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Fyre: The Greatest Party That Never Happened Review

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Fyre: The Greatest Party That Never Happened Review

Picture by Shruthi Kumar

Picture by Shruthi Kumar

Picture by Shruthi Kumar

By Shruthi Kumar, Staff Writer

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Over the weekend, instead of doing my impending Calculus homework or attempting my Spanish essay, I decided to browse through Netflix’s collections. Suddenly, my eyes caught FYRE: The Greatest Party That Never Happened. Documentaries are usually not my preference, but within twenty minutes of watching, I was hooked on the story the directors told.
Through the use of interviews and clips, FYRE’s directors slowly weave the story of the infamous FYRE festival. The slippery slope of gullible people is depicted, eventually leading to the ultimate disaster.
The story begins simply: Billy McFarland, a rising entrepreneur, decided to branch out of his conquests and start a new app used to book celebrities and talent. He partnered with the hip-hop mogul Ja Rule to develop the app. McFarland would cover the business portion of the app, while Ja Rule would use his celebrity connections to develop it. But aside from the app sharing the same name as the documentary, the main drama also surrounds the FYRE Festival. In order to ensure successful promotion, McFarland and his team shot several promotional videos for a music festival, which would precede a successful launch of the app. Using a picturesque landscape in the Bahamas and with several notable celebrities, the team of editors shot a dream-like vacation, filled with pristine beaches, A-list celebrities, and laughter for days. The promotional shoot was a success; tickets for the FYRE Festival began selling immediately. The celebrity endorsements only urged sales even further. Consumers bought $100,000+ tickets, and invested more of their money in luxury villas, VIP passes, and other exclusive packages.
As the employees’ testimonies continued, the disillusionment with the festival was clear. The event was poorly planned, and although they had promised many luxuries to their customers, the FYRE team had barely accomodated 500 out of the 3,500 people that were attending. Rain-battered pop-up tents had replaced the “high-end villas” that so many were promised. Artists backed out of their scheduled performances and wire transfers to refund accounts mysteriously never went through. New systems of paying were introduced, security and high end treatment was promised, but nothing more than rough sketches were provided as proof.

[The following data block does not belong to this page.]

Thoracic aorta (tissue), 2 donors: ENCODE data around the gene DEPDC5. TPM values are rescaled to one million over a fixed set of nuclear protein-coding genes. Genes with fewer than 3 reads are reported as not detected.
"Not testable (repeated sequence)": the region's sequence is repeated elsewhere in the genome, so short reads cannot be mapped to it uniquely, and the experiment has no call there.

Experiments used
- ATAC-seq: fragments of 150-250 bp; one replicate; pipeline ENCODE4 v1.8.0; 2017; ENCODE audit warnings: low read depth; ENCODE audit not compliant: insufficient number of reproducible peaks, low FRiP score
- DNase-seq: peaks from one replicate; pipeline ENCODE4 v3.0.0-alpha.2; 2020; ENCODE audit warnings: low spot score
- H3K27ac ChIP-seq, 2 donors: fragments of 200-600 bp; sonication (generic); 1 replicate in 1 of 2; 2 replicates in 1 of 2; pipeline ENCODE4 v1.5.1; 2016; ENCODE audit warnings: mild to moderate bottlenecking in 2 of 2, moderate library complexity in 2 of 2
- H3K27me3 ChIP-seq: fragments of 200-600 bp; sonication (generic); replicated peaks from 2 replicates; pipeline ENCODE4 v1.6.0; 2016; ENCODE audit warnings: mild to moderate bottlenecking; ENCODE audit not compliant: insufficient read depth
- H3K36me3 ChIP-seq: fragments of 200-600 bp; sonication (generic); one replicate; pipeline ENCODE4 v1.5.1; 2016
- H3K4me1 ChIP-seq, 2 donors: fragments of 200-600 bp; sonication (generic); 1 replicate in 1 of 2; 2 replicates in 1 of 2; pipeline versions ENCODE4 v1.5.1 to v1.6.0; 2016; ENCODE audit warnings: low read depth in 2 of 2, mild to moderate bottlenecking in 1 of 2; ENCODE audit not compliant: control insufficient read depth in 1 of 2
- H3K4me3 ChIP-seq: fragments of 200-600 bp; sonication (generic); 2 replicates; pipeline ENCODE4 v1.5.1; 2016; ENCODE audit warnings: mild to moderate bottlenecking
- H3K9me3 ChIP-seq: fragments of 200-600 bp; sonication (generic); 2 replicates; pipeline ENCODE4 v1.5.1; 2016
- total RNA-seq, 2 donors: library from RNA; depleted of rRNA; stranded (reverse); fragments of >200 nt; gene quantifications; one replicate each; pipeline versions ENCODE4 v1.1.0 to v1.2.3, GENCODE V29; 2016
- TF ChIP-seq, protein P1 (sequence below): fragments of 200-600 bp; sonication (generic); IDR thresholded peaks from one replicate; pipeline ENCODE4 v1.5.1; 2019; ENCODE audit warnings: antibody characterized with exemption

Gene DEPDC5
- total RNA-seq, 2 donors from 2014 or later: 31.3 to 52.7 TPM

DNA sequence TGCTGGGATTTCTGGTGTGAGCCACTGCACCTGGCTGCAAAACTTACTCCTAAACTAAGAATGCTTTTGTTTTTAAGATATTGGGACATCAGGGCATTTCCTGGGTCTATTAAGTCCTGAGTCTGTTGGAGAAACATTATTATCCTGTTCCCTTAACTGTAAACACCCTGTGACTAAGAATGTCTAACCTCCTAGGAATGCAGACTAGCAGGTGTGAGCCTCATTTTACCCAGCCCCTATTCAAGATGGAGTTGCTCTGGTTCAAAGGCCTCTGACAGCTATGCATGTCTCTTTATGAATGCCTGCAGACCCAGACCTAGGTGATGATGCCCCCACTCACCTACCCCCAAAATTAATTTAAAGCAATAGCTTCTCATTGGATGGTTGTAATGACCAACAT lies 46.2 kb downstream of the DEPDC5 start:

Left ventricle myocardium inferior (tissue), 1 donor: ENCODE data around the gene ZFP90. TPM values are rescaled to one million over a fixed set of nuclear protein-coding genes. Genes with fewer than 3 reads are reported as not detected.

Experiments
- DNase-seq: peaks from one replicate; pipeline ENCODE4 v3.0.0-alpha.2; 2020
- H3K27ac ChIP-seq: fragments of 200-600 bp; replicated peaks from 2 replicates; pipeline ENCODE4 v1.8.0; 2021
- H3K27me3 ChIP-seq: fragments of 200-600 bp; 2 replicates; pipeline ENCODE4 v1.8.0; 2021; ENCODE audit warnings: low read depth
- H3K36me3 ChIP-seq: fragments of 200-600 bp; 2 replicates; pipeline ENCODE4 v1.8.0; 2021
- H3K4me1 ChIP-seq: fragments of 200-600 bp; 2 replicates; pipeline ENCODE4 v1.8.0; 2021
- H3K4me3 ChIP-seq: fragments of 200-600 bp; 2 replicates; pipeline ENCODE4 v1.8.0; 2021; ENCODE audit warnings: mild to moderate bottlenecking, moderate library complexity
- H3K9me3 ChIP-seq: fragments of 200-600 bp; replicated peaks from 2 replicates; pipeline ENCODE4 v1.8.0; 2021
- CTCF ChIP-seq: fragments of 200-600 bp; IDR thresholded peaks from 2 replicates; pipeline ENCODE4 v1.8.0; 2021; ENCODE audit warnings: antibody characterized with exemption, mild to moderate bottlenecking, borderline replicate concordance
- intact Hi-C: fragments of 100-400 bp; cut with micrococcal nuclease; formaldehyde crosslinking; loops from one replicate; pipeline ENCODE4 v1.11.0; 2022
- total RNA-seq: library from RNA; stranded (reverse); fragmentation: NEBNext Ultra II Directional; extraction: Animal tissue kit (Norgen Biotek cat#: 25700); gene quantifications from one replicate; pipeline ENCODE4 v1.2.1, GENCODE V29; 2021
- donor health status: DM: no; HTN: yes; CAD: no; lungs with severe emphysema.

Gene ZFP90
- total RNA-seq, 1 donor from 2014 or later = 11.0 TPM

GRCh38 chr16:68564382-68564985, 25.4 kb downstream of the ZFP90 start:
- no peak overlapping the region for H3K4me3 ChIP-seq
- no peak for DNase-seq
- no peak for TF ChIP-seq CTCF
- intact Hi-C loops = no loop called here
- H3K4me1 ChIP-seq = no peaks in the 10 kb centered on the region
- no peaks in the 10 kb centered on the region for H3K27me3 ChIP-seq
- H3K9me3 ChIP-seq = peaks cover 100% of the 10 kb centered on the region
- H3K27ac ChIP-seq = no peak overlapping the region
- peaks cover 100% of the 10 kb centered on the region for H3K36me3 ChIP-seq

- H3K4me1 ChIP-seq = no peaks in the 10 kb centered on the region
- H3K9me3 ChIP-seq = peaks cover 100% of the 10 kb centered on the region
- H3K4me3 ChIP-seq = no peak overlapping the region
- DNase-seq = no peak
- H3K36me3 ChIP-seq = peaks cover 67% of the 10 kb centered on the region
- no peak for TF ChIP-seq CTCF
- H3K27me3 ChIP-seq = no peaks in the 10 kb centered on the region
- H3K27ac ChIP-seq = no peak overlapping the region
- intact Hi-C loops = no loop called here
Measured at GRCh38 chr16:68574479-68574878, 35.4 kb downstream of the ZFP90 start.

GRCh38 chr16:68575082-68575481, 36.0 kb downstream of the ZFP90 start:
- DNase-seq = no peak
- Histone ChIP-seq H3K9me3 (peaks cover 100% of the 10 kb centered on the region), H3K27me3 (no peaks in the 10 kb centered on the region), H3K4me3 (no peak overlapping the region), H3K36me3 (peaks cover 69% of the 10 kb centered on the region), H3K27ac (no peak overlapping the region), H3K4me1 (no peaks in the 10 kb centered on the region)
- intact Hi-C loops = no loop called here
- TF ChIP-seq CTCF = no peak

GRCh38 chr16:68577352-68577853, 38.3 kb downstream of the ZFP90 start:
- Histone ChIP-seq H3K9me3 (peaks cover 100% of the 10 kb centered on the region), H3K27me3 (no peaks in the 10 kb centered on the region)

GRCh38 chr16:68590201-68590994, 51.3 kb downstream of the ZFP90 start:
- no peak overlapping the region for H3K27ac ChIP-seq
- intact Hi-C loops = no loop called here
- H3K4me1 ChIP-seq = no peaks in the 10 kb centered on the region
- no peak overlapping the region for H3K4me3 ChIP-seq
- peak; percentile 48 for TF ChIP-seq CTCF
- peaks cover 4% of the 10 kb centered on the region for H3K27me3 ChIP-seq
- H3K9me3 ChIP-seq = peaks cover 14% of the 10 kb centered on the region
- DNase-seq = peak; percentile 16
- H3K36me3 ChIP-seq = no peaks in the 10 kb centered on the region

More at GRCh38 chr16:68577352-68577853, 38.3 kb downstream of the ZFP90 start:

Still, with all sketchy financing going on, none of the customers paused to think what they were getting into. Since celebrities had endorsed it, the common public assumed that the festival was equipped with all their needs as well. It wasn’t until the day of the festival, where the meager shelter and lack of decent food or water clued in the consumers that this was not what they had paid for. Within 48 hours, everyone had left, leaving thousands of unpaid people who had toiled in the sun to pull together the festival. FYRE employees escaped, leaving the destruction of the once-beautiful island behind.
The documentary ties in the different insights. Some are from the employees, who recounted their experiences and how they were misled into working on this project until it was too late for them to back out. Other insights are from the consumers, who detail their experience on the island and their emotions when coming to realize that they had been swindled. The documentary also offers a rare look into the treatment of the natives and how their land and labor had been taken advantage of.
FYRE is different than other documentaries in the way it ties together the interviews and clips into one seamless story. The film also sheds light on some previously undiscussed topics. Because of the documentary, the overall gullibility of the people, the mistreatment of the locals, and the exploitation of consumers has been uncovered.
I was enraptured by the documentary, but overall felt disappointment in the people. The locals who worked were, in the end, never paid. McFarland, within days of getting out due to bail, began running another scam operation. I was also shocked by the lack of genuine remorsefulness from the employees, and their lack of initiative to take action. Sure, many stated that they felt that what they were doing was wrong, but none of them actually did anything to stop it.
If you’re looking for something to watch this upcoming weekend, or if you’re intrigued by the spindling tale of deception, FYRE is a must-watch. With its carefully planned structure and seamless flow, the documentary captivates the audience with the biggest scam of 2017.

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Fyre: The Greatest Party That Never Happened Review